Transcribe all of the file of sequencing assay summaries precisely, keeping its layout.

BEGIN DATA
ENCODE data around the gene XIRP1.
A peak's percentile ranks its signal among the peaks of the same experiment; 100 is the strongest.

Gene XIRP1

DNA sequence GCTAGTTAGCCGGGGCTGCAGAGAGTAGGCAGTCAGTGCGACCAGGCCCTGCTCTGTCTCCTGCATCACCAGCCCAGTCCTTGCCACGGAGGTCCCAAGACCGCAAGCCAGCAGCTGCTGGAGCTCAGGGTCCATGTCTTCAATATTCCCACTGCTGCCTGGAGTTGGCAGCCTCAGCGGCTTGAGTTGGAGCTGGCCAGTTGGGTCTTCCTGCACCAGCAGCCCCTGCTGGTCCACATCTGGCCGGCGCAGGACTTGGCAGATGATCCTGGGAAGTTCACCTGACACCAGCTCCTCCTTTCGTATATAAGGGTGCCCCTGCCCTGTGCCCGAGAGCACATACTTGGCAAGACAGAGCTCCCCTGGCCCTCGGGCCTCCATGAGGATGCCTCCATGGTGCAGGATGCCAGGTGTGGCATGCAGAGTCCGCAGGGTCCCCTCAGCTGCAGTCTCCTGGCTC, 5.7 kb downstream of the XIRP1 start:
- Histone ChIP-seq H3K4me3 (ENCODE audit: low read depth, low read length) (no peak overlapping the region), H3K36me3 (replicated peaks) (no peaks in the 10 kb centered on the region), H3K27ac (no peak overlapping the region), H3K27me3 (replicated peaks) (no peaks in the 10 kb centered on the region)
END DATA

ENCODE data around the gene XIRP1.
A peak's percentile ranks its signal among the peaks of the same experiment; 100 is the strongest.

Gene XIRP1

DNA sequence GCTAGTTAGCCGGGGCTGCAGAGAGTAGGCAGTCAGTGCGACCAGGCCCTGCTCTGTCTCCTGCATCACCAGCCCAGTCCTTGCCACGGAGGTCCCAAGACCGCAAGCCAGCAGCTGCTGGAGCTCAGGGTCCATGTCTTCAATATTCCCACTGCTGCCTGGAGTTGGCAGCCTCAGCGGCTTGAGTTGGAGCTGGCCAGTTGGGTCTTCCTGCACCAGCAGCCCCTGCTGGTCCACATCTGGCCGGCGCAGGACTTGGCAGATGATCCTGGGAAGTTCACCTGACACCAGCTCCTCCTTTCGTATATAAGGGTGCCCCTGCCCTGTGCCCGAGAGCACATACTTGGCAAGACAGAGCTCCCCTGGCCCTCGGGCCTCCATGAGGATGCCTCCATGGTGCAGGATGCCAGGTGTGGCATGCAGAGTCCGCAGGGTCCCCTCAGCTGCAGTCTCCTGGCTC, 5.7 kb downstream of the XIRP1 start:
- Histone ChIP-seq H3K4me3 (ENCODE audit: low read depth, low read length) (no peak overlapping the region), H3K36me3 (replicated peaks) (no peaks in the 10 kb centered on the region), H3K27ac (no peak overlapping the region), H3K27me3 (replicated peaks) (no peaks in the 10 kb centered on the region)